Upon appeal, the evidence will be construed in a light most favorable to the party prevailing before the board, and every reasonable factual inference and presumption of validity of award should be indulged in by the reviewing court. See generally Howard Sheppard, Inc. v. McGowan, 137 Ga. App. 408 (2) & (3) (224 SE2d 65); see Raley v. Lanco Paint &c., 190 Ga. App. 462, 465 (3) (379 SE2d 196). Neither the superior court nor this court has any authority to substitute itself as a fact-finding body in lieu of the board; an appellate body is bound by the "any evidence" standard of review, and is not authorized to substitute its judgment as to weight and credibility of witnesses. Maddox, supra at 481 (1) (b, c); Howard Sheppard, supra at 410 (4) & (5); accord Thomas v. Harrison Poultry Co., 194 Ga. App. 353 (390 SE2d 308). Construing the evidence in the light most favorable to the party who prevailed before the board, in this instance the appellant, we find that there exists some evidence from which the ALJ and board could find that the payments made were in lieu of compensation. Specifically, the factfinders could infer from a combination of the testimony of appellant and Mack Thornton that L & M elected to pay appellant benefits on account of his injury in lieu of having him immediately file a claim for workers' compensation, as Mack Thornton, President of L & M, desired not to process the claim under workers' compensation but as an insurance claim. Incidentally, it also could be inferred that L & M was motivated to make benefit payments as there was a delay in the payment of insurance claims which, if not off-set by timely benefit payment, might cause appellant to file for workers' compensation instead. As the findings of the ALJ and board are supported by evidence of record which meets, albeit barely, the "any evidence" standard of review, we find that the trial court has erred to the prejudice of appellant, and that appellant has timely filed his claim within the two-year limitation period of OCGA 34-9-82 (a).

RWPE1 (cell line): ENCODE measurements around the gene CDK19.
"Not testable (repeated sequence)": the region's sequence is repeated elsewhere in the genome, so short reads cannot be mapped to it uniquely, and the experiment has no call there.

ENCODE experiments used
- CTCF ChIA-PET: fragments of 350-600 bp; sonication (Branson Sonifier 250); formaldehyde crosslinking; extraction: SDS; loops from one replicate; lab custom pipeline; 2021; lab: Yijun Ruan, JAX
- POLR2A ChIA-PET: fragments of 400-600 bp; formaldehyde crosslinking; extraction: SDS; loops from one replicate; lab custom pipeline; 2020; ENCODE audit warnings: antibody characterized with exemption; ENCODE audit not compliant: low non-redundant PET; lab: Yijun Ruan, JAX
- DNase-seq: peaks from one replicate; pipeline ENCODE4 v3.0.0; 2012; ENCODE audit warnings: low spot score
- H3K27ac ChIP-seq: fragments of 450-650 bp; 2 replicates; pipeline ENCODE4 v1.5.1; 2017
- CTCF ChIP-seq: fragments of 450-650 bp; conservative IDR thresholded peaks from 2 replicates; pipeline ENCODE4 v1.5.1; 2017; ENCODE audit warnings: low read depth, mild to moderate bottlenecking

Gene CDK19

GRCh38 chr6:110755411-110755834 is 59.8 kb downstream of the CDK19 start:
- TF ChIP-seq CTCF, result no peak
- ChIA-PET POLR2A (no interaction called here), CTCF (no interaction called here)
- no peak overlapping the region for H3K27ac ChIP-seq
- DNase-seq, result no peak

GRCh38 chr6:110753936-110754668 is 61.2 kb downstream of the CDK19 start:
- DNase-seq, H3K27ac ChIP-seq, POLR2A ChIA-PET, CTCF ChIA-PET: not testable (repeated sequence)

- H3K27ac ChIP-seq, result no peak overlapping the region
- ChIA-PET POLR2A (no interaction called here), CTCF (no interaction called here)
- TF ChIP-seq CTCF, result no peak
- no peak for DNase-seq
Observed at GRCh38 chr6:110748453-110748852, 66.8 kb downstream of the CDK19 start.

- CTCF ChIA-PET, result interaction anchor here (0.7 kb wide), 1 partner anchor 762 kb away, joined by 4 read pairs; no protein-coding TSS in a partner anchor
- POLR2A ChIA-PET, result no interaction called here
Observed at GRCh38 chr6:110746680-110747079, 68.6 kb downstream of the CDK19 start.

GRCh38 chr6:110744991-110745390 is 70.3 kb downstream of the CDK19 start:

(b) Appellee's reliance on Davis v. Union Camp Corp., 188 Ga. App. 36 (371 SE2d 898) is misplaced, as the facts of the case sub judice are distinguishable. In Davis the issue before this court was whether an employer was entitled to a credit for salary paid to an employee in lieu of workers' compensation disability benefits in the absence of compliance with Board Rule 220 (b), as it existed at the time in question. The issue currently before us is whether the record contains "any evidence" that the payment made to appellant qualified as the payment of weekly benefits on account of the injury so as to bring appellant's claim within the two-year time limitation exception of OCGA 34-9-82. We have answered this question in the affirmative in Division 2 (a), above.